3D-printed polymer makes concrete ‘four times stronger’
A team of scientists has added a 3D-printed polymer to concrete to make it four times stronger than conventional concrete, allowing it to bend without cracking, it has claimed.
A paper published in the journal Materials & Design by researchers at the University of California, Berkeley, describes how printed plastic lattices can be filled with ultra-high performance concrete.
According to the team’s research, the finished material performs four times better than conventional concrete in compression and bending tests.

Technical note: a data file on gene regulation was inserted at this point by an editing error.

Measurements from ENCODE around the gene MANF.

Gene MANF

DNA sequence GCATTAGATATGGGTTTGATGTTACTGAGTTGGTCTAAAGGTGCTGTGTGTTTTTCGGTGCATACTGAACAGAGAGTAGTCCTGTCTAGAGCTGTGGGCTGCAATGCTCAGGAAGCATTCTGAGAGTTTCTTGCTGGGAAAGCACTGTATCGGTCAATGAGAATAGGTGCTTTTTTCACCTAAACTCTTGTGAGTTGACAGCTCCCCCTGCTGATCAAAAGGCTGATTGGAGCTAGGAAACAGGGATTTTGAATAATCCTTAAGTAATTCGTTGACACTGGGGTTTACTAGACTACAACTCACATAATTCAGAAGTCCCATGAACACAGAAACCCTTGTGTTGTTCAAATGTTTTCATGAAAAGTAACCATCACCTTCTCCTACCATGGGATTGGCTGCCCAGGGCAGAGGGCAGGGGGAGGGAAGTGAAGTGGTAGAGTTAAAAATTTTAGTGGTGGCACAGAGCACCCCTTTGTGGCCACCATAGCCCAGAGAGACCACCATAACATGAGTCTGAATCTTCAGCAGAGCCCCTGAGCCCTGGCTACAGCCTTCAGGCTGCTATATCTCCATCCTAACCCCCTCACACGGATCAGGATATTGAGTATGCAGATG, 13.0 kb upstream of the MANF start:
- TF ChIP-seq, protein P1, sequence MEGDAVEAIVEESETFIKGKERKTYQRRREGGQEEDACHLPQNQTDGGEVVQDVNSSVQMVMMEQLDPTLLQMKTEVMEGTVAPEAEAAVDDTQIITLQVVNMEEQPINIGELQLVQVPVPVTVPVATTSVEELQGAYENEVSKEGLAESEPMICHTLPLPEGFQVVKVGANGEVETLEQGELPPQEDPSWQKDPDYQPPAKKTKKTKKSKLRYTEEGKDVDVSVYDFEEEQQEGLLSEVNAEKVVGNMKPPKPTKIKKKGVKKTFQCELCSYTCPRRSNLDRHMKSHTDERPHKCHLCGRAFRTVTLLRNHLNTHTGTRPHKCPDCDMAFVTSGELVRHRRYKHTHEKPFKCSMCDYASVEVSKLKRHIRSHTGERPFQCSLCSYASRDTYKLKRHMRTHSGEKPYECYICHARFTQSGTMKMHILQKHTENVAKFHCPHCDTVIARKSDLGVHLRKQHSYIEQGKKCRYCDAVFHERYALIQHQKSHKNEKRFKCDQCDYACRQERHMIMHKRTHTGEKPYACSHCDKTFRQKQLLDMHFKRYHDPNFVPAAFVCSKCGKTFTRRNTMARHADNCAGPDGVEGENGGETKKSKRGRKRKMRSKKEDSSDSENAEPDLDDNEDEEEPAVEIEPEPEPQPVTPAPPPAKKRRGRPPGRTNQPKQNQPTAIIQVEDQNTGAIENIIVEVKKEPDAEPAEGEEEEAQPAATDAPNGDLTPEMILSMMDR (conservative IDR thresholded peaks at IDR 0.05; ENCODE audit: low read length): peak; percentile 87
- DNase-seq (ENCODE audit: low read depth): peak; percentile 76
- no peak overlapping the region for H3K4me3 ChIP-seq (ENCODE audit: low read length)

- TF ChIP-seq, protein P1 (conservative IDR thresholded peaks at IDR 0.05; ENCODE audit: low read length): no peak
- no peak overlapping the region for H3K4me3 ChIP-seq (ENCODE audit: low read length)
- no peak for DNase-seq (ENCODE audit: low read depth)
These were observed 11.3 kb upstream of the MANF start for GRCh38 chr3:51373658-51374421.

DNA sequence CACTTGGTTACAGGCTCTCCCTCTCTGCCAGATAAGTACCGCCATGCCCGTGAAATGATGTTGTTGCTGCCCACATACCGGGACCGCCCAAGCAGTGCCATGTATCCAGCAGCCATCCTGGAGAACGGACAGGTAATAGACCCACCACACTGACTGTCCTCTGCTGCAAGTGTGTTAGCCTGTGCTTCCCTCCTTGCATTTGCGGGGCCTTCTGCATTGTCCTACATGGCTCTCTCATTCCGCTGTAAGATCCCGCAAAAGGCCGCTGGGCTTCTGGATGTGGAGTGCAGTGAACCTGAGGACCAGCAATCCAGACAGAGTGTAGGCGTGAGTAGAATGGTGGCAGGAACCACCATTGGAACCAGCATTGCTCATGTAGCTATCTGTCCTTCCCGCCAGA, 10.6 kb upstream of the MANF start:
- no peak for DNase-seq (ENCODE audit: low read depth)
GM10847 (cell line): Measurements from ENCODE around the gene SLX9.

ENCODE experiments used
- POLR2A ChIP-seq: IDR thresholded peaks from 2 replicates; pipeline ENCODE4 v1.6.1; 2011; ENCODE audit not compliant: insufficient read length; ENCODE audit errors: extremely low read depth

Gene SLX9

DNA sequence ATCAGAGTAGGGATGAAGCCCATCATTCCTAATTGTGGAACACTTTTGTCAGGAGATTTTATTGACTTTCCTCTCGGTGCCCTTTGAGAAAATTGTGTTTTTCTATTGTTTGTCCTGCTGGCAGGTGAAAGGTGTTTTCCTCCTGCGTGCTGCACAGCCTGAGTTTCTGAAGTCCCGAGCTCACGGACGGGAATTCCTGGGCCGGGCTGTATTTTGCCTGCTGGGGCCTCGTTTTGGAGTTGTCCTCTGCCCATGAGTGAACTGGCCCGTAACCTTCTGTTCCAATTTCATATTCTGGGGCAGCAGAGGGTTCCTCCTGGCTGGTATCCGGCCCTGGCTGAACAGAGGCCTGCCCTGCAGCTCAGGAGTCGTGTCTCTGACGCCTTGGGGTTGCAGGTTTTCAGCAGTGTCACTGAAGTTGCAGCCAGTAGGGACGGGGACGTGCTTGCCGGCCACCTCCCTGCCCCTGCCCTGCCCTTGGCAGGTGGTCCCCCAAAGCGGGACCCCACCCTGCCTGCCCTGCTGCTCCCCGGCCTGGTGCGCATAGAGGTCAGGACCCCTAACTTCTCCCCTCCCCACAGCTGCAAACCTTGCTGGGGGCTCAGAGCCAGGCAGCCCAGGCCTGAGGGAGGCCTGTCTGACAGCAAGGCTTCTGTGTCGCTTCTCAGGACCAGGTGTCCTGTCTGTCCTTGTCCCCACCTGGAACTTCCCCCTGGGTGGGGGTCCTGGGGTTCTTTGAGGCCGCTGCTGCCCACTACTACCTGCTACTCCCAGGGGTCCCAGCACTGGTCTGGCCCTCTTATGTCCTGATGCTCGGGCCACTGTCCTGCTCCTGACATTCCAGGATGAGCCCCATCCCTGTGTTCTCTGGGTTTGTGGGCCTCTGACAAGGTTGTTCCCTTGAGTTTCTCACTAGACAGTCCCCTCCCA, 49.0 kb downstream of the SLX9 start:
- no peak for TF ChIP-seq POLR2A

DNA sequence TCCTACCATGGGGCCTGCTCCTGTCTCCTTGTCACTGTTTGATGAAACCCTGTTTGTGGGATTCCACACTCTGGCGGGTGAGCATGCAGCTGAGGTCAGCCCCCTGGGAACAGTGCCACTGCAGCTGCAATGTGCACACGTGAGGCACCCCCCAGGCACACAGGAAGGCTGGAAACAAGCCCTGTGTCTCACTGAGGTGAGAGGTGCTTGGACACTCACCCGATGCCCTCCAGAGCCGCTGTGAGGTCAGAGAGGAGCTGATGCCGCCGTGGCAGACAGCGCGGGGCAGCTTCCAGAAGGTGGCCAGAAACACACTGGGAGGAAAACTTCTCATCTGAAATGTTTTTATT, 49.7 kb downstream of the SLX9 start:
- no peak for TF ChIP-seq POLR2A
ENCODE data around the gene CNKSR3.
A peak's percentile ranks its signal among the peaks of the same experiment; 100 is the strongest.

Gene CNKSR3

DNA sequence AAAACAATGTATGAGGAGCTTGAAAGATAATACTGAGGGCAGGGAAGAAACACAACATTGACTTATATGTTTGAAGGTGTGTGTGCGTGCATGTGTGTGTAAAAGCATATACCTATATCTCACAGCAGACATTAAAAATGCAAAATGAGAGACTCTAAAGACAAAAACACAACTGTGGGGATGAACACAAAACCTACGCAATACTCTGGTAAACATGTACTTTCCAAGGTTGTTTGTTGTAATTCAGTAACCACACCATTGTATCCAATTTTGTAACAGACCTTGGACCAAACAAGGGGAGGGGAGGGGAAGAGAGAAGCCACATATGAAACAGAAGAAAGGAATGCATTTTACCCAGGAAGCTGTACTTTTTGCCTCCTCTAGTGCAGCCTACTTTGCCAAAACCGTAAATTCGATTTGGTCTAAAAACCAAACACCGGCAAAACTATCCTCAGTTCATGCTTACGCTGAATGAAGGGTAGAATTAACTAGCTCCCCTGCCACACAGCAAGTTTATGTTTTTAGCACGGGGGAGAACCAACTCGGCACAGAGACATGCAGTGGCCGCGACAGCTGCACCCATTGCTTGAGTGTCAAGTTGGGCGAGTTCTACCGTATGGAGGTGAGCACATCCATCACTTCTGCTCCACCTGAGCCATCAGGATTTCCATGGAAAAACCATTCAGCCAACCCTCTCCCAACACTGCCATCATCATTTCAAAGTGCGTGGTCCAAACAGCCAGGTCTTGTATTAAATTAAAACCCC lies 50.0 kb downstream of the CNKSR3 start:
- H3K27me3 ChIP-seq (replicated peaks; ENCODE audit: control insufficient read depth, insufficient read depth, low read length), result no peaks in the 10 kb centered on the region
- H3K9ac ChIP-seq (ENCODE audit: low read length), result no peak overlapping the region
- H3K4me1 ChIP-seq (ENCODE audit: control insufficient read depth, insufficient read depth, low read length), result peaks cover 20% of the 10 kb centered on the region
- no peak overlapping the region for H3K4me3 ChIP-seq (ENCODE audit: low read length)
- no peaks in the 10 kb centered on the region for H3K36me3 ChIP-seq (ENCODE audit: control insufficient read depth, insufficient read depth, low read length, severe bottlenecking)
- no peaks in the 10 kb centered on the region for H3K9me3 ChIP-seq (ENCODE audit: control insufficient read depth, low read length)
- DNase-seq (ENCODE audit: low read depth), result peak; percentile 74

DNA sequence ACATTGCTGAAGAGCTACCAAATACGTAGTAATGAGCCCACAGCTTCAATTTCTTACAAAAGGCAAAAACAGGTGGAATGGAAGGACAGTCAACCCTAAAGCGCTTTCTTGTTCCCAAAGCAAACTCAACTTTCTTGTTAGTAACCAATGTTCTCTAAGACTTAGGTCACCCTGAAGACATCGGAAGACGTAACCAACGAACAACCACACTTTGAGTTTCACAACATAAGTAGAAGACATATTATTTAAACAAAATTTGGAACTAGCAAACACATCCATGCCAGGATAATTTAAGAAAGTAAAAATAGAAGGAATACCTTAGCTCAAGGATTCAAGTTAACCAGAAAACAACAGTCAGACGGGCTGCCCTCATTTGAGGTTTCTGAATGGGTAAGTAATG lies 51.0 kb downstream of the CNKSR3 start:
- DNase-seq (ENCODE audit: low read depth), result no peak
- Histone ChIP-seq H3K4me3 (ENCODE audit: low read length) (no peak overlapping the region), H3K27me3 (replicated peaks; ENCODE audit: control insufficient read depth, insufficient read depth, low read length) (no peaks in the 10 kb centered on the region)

Claudia Ostertag, a professor of civil and environmental engineering who co-authored the paper, said: “When a material is brittle, it can hold up to a certain peak load and then it fails. In this case, we did not observe that failure. It got stronger and stronger. For those of us interested in concrete, this is amazing. You are rendering something very brittle into something very ductile.
She added: “Cracks are very clever: they will choose the path of least resistance. However, in this case the cracks are no longer able to avoid the reinforcement due to its uniform 3D arrangement.”
In future, researchers will test to see how different designs of lattices work with different forms of concrete and in particular applications.